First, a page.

Before I became a father and therefore a time-crunched cyclist it was just myself and my partner and a big part of a successful relationship is to share passions and experiences. Don’t worry, the blog is not going to turn into relationship advice but suffice to say it is important to realise that a hobby like cycling takes up large chunks of your time, time that a loving partner might want to actually spend with you.
Rather than explain the joys of cycling I determined that I would show her the joys of cycling. Perhaps with hindsight, a freezing January day was not the best day to introduce someone to the joys of cycling.
We drove out to Balatter to hire a bike, knowing that there were plenty of quiet roads around there to not have to worry about traffic. Obviously we opted for flat pedals.
And the ride, although over some spectacular scenery, was miserably cold. The kind of cold that no amount of gloves can possibly keep your hands warm. It was a short ride but ultimately I think it felt long for my companion.
Six months later and the Scottish summer was in full bloom in that the temperatures were in the low teens but certainly not close to frostbite territory. We hired another bike and cycled the same route. She was sold on the joys of cycling to the point where we actually bought the bike right there and then. It was a second hand Scott with full Ultegra groupset and it was bloody better than bike I was riding at the time!
Throughout that summer we cycled as much as we could on our local loops even progressing to clipless pedals.
They say that you should never teach a family member how to drive and there is a certain amount of truth in that when it comes to cycling also. I mean she could obviously cycle in the sense that she could balance and move forward, she understood the basic mechanics but beyond that there were many skills that as a road cyclist she had to know. How to cycle in traffic, how to cycle efficiently up hills. Even ho to stand up on the pedals and cycle with one hand and it was these basic skills that I took for granted that caused the most friction.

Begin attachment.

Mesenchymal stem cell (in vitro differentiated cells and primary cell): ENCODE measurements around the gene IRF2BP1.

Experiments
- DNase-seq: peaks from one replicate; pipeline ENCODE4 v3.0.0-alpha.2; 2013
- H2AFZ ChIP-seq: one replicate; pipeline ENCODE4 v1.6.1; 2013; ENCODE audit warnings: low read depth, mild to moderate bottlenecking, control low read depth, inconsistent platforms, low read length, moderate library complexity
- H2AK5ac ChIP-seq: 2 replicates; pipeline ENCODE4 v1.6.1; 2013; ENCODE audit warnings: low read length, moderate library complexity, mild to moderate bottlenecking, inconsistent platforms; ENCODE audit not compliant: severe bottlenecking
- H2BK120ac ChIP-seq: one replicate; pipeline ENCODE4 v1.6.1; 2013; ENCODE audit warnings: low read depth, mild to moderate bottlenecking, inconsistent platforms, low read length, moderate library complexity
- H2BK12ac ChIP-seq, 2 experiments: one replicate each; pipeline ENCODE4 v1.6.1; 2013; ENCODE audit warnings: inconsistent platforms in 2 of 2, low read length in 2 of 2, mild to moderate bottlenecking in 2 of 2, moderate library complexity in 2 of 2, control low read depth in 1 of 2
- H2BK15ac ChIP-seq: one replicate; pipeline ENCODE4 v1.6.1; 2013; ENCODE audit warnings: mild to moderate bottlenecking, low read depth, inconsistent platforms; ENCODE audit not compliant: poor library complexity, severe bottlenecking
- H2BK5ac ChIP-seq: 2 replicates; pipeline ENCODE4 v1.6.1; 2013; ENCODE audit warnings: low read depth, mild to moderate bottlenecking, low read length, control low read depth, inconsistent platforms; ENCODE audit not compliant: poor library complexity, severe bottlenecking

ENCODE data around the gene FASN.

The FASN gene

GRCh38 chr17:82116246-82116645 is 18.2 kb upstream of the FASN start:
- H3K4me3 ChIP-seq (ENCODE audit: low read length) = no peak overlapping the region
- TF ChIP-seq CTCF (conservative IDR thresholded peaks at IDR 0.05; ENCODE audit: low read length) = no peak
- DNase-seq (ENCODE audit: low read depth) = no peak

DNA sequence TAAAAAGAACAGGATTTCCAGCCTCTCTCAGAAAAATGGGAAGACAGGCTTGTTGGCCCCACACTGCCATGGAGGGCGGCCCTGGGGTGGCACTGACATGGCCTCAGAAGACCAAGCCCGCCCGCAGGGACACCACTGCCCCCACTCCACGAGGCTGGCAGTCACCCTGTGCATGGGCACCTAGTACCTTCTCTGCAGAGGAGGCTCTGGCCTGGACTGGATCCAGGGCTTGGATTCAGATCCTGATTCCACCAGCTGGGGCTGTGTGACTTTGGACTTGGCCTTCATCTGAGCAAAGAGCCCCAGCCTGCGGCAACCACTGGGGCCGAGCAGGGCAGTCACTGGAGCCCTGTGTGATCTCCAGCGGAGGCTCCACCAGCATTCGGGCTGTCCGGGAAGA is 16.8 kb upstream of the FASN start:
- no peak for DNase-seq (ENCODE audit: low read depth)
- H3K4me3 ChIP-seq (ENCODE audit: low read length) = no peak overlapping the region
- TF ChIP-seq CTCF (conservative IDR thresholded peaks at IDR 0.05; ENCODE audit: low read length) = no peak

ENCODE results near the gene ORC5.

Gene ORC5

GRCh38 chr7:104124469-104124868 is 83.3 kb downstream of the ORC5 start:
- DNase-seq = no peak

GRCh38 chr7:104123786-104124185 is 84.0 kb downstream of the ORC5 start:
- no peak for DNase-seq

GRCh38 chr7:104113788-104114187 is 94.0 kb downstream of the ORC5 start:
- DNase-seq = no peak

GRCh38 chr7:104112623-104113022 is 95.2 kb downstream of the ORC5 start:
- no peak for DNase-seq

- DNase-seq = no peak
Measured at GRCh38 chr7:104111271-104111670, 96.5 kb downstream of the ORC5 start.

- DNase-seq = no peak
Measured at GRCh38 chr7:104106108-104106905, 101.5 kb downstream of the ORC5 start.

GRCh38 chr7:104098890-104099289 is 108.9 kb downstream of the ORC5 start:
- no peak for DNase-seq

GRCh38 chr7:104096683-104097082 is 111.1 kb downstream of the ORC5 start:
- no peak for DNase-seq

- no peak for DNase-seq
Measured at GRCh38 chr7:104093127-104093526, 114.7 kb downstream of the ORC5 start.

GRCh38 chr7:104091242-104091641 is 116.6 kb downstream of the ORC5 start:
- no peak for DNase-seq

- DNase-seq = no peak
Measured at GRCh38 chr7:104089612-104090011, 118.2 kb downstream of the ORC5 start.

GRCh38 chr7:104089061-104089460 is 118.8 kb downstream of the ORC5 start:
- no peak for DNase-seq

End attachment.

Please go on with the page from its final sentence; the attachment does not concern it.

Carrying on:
With all that said, it was great to spend those long summer evenings outside just riding on quiet roads and chatting. And then we got home we could convince ourselves that we deserved to open that bottle of red wine. It was a different period of our lives.
Since my partner is not a native of these lands I am always keen to show off the beauty and atmosphere of the Scottish countryside and so we decided to indulge in a long weekend in Arran, drinking beer, eating good food and cycling.
With anything you do in Scotland you are at the mercy of what the weather will throw up and on the short ferry ride across to Arran the rain was biblical. It didn’t abate by the time that the ferry arrived and so by the time we walked with our bikes to the hotel we resembled a couple of drowned rats. The only thing for it was to go to the room and grab a nap (we had been at a gig the night before).
When we woke up a few short hours later it was as if someone had turned on the lights outside and the rain had been replaced by glorious sunshine. Not knowing how long it was going to last, we quickly changed into our gear and hit the road on our bikes. Arran is often referred to Scotland in miniature and basically this just means that there is no such thing as a flat road on the whole island. It is fair to say that it was a tough cycle for my partner who had never really cycled up climbs that lasted that long.